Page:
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Fashion Philosophy

Fashion’s Double Take on Beauty

There are times when the fashion industry should be applauded: when it champions the rights of minority groups, promotes AIDS awareness, makes a stance on the fur trade, fast fashion and the use – way ahead of the curve – of BAM and (more recently) plus-sized models and those with physical and mental disabilities. Fashion can be a pedestal for the promotion of causes that matter.

At other times, fashion seems – at best – at a loss on how to deal with any of the above and – at worst – as though these issues (these people) are anathema to a vision of beauty and trendiness it promotes. 

Winnie Harlow, the well known African-American model who has the skin condition vitiligo, is one of the rare examples of someone for whom a ‘disability’ (and colour) has become – in a commercial sense – an upside in the fashion world. 

She has skin that draws attention to her uniqueness and that leads to pertinent dialogues about [her] colour, and perceptions of beauty in the 21st Century. She deserves her success. 

Fashion has supported the marginalized because those who are into fashion have often been marginalised themselves. Designers (and many models) dress up as a way to confront their insecurities and to give form to their creative tendencies. Designers see beauty where it is starved, partly because of the potential in such places and also because they were once starved themselves.

But the fashion industry moulds creative potential and tendencies to its own ends. While fashion itself may strive to give voice and face to the marginalised, the industry trades on idiosyncracy for idealised visions of beauty.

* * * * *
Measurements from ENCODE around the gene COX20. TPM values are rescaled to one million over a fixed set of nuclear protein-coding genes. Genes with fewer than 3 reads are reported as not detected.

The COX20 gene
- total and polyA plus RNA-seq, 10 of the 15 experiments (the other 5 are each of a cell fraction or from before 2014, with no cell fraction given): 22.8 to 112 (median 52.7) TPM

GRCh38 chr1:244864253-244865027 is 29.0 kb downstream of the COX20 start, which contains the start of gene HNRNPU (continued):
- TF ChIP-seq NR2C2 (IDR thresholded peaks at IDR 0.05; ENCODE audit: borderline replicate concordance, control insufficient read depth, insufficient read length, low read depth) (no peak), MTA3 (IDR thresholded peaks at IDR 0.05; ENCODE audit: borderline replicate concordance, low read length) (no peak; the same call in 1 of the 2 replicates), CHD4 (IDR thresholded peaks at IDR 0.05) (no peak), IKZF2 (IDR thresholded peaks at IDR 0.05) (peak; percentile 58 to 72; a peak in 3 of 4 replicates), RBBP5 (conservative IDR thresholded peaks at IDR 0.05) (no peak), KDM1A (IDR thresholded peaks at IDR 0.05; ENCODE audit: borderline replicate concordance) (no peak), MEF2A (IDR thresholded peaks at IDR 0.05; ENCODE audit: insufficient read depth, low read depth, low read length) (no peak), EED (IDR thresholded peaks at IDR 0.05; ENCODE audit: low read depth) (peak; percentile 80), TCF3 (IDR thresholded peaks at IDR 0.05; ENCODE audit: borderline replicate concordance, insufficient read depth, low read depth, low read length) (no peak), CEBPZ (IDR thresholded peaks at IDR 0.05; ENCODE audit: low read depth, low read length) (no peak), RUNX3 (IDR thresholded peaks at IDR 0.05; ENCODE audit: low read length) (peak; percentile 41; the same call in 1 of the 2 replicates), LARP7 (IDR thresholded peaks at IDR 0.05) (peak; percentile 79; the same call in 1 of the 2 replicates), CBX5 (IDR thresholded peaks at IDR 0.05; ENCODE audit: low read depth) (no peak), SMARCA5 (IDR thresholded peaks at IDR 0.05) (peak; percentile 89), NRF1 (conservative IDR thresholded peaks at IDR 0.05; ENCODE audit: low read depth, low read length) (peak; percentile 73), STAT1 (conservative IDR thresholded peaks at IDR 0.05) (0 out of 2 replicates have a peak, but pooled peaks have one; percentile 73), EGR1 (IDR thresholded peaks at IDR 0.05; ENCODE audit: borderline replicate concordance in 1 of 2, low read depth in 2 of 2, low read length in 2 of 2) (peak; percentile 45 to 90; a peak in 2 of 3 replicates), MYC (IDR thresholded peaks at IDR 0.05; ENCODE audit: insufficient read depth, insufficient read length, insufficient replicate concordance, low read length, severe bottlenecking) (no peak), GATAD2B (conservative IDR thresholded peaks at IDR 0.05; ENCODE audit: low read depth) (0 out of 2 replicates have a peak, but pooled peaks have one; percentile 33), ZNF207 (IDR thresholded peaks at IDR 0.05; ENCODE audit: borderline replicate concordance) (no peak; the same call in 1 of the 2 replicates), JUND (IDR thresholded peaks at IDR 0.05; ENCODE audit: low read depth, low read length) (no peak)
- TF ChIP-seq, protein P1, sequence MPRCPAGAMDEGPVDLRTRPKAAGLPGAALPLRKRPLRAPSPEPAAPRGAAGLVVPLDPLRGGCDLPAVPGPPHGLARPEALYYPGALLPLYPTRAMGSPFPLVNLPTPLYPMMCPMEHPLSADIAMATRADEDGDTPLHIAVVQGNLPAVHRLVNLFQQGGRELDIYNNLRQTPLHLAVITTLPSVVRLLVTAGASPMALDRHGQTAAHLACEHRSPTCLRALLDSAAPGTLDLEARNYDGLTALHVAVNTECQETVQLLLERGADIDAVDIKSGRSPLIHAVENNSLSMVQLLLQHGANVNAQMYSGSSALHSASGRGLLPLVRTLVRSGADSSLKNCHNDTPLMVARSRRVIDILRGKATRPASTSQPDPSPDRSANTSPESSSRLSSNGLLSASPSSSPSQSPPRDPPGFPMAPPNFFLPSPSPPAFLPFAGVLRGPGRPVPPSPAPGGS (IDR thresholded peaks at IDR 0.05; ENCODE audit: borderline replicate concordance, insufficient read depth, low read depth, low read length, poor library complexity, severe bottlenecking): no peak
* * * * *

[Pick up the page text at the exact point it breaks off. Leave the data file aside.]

At best (as with Winnie Harlow) fashion is able to champion new takes on what form this vision should take. This is not the same as accepting that which is not beautiful (which fashion will never be able to do, and shouldn’t – beauty is not a sin) but it creates a positive sense of aspiration for those who don’t naturally fit in. 

There are ‘ugly’ fashion trends of course – much to the ire and delight of the populist press, who avoid – like many do with modernist art – asking questions about how the designs are attempting to challenge the boundaries of contemporary understanding, while highly sexualised images (which promote idealised and male-centric versions of the female form) go unchallenged. 

There are limits placed on designers too – the shadowy places from which they create have to be branded, commodified into something that will sell (with a smile) rather than make a difference to the way we see the world and others, and make us want to change that world.